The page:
Take cigarettes. Since 2010, Oregon has sold more packs of cigarettes than Washington, even though Oregon is home to fewer people and the two states have similar smoking rates, said Lehner. Between July 2014 and June 2015, state economists say, Oregon sold 20 percent more — about 30 million packs — than Washington.
The likely explanation: Washington’s cigarette taxes add up to $3.03 per pack, compared to $1.32 in Oregon.
Same with alcohol. Washington’s move in 2012 to privatize liquor sales drove up prices there by 15 percent to 20 percent, say economists. Liquor stores along the Oregon side of the border have seen a nearly 40 percent spike in sales since then, according to a recent analysis by the Oregon Liquor Control Commission.
It’s too soon to tell how the two states’ regulated cannabis markets will affect each other in the long run, said Steve Lerch, Washington’s chief economist.
Washington’s market has experienced major upheaval in a short span, including the introduction of Oregon’s regulated market, which was untaxed at first. Washington will undergo yet another big shift in July, when its medical and recreational markets will merge.
Despite the fluctuations, Lerch expects Washington’s pot tax revenue to continue to climb to $207 million this year, compared with $110 million the state received last year.
“I still don’t think we have enough information to know how it’s going to shake out in the long term,” he said, “because we keep having things change.”
Oregon’s new market hasn’t walloped all of Washington’s marijuana shops along the border.
On a recent weekday morning, Main Street Marijuana in Vancouver bustled with customers. The shop, owned by two brothers, Ramsey and Adam Hamide, is one of Washington’s top pot sellers.
Adam Hamide said the shop’s foot traffic — about 1,500 to 2,000 customers a day — gives him negotiating power with pot producers to buy larger quantities at lower prices. That translates into cheaper prices for consumers.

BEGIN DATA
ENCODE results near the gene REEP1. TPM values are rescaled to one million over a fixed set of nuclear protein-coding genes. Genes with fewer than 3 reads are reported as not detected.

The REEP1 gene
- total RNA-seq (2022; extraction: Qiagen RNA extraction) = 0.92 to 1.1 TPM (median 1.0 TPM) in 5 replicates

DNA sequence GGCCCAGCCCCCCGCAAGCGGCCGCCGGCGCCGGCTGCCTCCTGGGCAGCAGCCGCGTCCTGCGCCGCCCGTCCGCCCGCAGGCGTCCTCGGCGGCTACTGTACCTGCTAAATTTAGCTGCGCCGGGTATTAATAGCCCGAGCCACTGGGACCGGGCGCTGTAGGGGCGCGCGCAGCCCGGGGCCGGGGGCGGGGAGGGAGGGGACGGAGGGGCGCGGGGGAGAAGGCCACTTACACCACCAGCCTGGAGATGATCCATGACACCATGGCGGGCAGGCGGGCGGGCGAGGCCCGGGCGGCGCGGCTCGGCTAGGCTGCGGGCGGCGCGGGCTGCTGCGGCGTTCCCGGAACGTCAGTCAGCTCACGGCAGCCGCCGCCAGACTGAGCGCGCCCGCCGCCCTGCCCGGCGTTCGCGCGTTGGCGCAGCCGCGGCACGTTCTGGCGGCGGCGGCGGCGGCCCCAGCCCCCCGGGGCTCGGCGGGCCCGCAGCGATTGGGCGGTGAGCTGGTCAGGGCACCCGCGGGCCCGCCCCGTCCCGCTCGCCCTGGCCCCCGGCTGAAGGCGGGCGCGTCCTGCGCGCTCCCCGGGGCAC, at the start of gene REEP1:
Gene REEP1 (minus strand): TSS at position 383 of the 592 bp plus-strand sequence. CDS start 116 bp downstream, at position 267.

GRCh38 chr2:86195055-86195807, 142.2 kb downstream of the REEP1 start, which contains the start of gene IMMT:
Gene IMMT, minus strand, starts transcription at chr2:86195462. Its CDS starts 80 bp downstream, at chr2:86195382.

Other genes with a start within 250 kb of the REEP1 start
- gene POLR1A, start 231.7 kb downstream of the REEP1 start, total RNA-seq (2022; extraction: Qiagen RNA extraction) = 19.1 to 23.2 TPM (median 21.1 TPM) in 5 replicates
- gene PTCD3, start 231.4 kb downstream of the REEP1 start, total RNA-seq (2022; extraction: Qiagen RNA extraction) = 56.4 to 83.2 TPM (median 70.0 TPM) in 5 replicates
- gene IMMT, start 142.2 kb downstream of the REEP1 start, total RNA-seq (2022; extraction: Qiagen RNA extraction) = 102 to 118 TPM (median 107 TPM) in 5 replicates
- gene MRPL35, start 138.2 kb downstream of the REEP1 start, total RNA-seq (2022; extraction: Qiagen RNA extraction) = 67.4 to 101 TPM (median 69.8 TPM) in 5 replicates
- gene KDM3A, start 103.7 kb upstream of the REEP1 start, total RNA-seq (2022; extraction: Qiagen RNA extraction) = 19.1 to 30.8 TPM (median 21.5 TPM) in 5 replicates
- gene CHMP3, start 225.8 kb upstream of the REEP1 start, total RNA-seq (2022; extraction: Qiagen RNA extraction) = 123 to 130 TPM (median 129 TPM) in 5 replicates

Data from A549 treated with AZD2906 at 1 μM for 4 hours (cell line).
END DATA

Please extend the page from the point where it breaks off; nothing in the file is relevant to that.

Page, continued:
He said his shop offers 3.5 grams of marijuana flower, or an eighth of an ounce, for as low as $10. He sells a gram of cannabis extract called “wax” for as low as $20.
“Nobody can match it,” Hamide said. “Nobody in Washington or Oregon.”
Typically, an eighth of pot sells for $20 to $50 in Portland dispensaries. A gram of wax goes for about $20 to $35, Portland shop owners said. Plus, Oregonians can get products in Washington that for now remain off-limits here: marijuana-infused edibles and extracts.
Still, Main Street Marijuana has seen fewer Oregon customers since last fall, Hamide said. Last year, Oregonians made up about half the shop’s business. That’s dropped to about 20 percent, he said.
Monthly sales, which peaked at more than $2 million last September, dropped to $1.3 million in October. Sales figures on 502data.com — a site owned and managed by a Washington marijuana retailer who regularly updates and breaks down the state’s publicly available pot sales data — show that Main Street Marijuana’s sales are down from last year but steadily climbing back up.
(Oregon, by contrast, does not have such detailed publicly available marijuana sales data. The state only began collecting sales taxes on recreational marijuana in January.)
The shop’s prices, said Hamide, have attracted new customers from Clark County and longtime black market consumers.
“Who wouldn’t want a $10 eighth or a $20 gram of wax?” Hamide said. “The black market can’t compete because the (regulated) market has matured.”
Lemberger, for her part, isn’t discouraged by the new market to the south. Instead, she’s considering diversifying. Maybe adding some fishing poles and lures, for instance. She’s also boosted her monthly budget for advertising and is negotiating prices with marijuana producers so she can stay competitive.
Overall, while business has dropped at Margie’s Pot Shop since last fall, February sales improved over the previous month, according to 502data.com. She sold $84,000 worth of pot in February — the most since last November, according to 502data.com.
Worried about the future, Lemberger scaled back her ambition for her shop.
“We just won’t be that big store that makes a lot of money,” she said. “We will just be a local mom-and-pop store.”
Via AP Member Exchange